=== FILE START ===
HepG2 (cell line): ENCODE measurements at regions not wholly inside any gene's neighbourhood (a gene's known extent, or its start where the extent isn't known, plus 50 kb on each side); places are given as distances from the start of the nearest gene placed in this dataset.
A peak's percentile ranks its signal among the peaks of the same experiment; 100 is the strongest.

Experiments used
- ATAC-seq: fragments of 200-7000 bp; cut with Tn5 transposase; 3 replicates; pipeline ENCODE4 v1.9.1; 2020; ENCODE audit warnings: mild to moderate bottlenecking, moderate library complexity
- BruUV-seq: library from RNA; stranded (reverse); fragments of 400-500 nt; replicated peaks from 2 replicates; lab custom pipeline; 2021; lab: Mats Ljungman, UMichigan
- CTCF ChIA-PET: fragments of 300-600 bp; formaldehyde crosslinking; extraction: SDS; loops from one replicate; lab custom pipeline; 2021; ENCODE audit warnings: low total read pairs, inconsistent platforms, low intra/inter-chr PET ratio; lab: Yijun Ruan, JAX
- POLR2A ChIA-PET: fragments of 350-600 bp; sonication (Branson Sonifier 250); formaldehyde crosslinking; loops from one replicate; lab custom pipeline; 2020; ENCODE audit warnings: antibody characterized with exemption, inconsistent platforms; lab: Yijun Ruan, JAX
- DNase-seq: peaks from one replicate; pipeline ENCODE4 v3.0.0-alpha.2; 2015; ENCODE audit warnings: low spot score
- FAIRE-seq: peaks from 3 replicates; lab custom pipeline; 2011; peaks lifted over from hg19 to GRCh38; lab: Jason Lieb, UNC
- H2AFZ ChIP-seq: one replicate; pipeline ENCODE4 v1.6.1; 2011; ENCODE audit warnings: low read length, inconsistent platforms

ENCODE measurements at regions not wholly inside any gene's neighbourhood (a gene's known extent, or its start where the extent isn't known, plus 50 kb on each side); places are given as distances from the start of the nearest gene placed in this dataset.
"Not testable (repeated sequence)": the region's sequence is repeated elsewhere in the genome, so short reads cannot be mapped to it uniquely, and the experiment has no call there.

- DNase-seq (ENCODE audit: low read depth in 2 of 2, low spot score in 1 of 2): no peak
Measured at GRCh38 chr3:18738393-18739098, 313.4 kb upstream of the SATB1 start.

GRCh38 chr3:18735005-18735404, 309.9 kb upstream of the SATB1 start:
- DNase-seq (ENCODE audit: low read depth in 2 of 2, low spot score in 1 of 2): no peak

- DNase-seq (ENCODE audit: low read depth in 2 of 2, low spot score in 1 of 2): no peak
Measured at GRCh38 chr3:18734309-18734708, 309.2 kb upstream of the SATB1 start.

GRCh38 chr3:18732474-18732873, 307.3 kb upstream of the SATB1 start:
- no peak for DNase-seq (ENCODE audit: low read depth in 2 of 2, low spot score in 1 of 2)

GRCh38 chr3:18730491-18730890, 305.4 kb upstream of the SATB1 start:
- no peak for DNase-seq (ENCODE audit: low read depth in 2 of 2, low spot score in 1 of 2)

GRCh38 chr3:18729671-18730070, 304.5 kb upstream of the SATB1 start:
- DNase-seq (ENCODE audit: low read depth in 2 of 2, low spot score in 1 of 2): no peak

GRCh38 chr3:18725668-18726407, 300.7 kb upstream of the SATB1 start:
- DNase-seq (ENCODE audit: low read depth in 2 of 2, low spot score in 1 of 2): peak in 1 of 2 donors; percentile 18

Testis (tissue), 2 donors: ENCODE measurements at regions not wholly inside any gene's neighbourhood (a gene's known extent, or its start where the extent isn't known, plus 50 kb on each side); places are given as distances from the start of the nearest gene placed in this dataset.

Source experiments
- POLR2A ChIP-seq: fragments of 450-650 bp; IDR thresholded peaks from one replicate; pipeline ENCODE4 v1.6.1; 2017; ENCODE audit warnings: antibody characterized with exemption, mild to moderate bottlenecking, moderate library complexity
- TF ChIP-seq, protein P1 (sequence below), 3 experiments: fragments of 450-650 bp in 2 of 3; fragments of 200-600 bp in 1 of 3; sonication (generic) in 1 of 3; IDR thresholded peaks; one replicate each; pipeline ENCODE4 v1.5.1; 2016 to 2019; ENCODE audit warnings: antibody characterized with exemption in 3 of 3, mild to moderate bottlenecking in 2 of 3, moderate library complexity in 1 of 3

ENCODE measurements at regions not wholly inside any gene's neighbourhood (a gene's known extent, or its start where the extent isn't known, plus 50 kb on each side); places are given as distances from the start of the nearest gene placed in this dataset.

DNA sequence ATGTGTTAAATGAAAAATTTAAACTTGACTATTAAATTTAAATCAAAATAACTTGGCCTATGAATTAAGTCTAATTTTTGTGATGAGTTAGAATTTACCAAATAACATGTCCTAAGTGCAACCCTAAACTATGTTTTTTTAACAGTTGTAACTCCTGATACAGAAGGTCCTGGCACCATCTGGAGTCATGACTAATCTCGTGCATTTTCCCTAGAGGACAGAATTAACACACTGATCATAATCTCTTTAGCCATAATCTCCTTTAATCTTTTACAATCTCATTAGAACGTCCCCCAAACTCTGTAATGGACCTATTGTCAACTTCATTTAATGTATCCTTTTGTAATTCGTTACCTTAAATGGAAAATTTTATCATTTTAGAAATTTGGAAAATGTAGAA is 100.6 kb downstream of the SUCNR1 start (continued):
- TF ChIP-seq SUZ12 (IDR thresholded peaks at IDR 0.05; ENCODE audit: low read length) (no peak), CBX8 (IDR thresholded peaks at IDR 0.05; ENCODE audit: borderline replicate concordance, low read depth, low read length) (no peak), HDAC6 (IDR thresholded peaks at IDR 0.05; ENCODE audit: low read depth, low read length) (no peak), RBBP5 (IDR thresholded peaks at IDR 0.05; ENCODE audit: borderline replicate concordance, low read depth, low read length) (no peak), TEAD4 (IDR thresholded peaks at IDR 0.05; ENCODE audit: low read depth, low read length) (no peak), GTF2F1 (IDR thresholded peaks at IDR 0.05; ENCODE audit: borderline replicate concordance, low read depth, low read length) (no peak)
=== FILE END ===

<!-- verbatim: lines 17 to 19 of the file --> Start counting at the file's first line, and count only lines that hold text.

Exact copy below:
- DNase-seq (ENCODE audit: low read depth in 2 of 2, low spot score in 1 of 2): no peak
Measured at GRCh38 chr3:18734309-18734708, 309.2 kb upstream of the SATB1 start.

GRCh38 chr3:18732474-18732873, 307.3 kb upstream of the SATB1 start: